Property datetime is turned into an OWL datatype property, its domain is fixed to be the defining class (AnthropometricValue) and the defining class is required to be a subset of two restrictions: One is a cardinality restriction that requires that individuals of AnthropometricValue have exactly one datetime property defined and the other requires that individuals of AnthropometricValue have only datetime values with type xsd:dateTime (this is the type of the property).
BodyHeightValue and BodyWeightValue have three properties each: the actual value of the measurement (as a float), the measurement precision (as a float) and the measurement unit (as a Unit object). The Unit object is defined in another universAAL ontology.
Subclasses of RangeBasedAnthropometricValue have a measurement value (as a float) and some have a measurement unit (as a Unit object). Class RangeBaseAnthropometricValue also defines two properties: normalityRange and degreeOfAbnormality. Property normalityRange is an optional object property that requires values in the NormalityRange class. An optional property translates into a max cardinality restriction instead of a cardinality restriction as for the other properties defined above:
Class NormalityRange contains a rangeStart and rangeEnd float (datatype) properties that represent the normal range for the measurement. The property degreeOfAbnormality is also an optional property that has values from enumeration DegreeOfAbnormality.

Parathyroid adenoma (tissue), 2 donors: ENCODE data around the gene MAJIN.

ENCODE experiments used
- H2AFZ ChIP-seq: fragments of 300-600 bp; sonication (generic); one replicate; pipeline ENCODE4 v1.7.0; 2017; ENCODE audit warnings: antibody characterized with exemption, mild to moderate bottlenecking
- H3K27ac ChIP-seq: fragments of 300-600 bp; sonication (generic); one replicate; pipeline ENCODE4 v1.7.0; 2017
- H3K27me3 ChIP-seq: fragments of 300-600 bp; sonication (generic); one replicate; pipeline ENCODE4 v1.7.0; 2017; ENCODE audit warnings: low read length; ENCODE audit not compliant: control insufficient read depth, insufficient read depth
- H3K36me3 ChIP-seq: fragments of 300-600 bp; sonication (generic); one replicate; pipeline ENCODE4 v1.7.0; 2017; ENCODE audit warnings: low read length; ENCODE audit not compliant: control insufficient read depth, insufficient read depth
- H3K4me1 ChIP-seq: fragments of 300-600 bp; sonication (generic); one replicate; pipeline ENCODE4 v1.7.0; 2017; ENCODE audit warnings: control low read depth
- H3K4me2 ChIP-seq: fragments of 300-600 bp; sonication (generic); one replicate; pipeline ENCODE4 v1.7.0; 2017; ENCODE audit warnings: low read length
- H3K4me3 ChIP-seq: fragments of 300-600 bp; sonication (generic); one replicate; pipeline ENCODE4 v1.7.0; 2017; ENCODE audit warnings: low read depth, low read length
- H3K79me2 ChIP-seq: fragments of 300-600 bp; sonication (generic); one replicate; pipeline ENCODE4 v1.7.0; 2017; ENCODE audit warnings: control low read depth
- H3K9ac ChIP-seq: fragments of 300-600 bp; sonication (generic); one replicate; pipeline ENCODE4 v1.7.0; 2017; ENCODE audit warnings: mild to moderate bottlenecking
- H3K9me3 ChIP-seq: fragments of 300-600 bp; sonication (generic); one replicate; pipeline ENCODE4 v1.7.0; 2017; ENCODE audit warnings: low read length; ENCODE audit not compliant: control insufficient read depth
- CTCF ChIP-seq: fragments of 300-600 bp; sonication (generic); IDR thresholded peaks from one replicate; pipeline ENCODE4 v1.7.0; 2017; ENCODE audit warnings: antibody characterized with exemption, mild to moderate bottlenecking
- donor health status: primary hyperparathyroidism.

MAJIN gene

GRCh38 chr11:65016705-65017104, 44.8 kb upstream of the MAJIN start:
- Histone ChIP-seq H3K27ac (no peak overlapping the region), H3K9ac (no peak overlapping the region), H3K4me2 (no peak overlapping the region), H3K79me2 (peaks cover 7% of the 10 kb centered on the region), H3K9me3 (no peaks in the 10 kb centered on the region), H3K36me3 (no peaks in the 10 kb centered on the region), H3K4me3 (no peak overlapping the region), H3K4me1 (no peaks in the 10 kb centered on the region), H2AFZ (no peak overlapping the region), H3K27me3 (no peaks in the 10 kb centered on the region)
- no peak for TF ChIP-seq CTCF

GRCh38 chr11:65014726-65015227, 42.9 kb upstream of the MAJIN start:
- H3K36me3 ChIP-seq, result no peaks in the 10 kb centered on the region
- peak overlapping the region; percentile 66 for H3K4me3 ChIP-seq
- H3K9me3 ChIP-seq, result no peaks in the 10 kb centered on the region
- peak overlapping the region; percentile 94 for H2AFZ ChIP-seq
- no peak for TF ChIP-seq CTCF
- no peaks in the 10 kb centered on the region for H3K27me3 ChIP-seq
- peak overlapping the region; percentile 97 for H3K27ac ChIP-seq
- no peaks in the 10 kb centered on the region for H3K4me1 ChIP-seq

An enumeration-valued property is treated as an object property in the sense that the generated OWL includes a max cardinality restriction (as for normalityRange) as well as an allValuesFrom restriction, as for all the other properties. The important point though is that we can specify some values for the enumeration type (in our case we indicate values as weak, moderate, and severe) and the generated OWL ontology includes the following triples.
which specify that some individuals are instances of class DegreeOfAbnormality. Note that universAAL Studio does not provide a way to express the fact that those individuals are distinct and that they are all the individuals of class DegreeOfAbnormality whereas OWL has that capability.
Some of the measurement values are assessed with devices or measuring instruments. We model measuring instruments with class AnthropometricMeasurementDevice. Figure 4 illustrates relevant parts of the class layout in universAAL Studio for body height and body weight measures. The other measurement values are modelled similarly.
Specific subclasses represent measuring instruments associated with a specific measured value. Such subclasses are defined as enumerations to specify some individuals of the class. For instance, for BodyHeightMeasurementDevice we have defined individuals measuring_tape, heightRod, and sensitized_wall_mirror. Thus we obtain the following OWL:
Note from Fig. 4 that property bodyHeightMeasurementDevice of BodyHeightMeasurementDevice associates the measured value with its measurement device. A similar property exists for all other measured values. Besides, not all of the values are measured with devices. Some values are calculated and need no association with a measurement device.
The final piece of the ontology modelling concerns the association of a set of measured values with a user entity. This is achieved via class AnthropometricCharacteristics as illustrated in Fig. 5.
A property exists in AnthropometricCharacteristics for each measurement value type and allows to group together zero or more measured values for each type of measurement.
Figure 5 only shows classes BodyHeightValue, BodyWeightValue, and BodyMassIndexValue but it should be understood that similar relations/properties exist in the ontology for all other measurement value classes. Note that for each characteristic instance there can be zero, one or more body height measurement values. This is reflected in the generated OWL ontology by the lack of a cardinality restriction on property bodyHeight.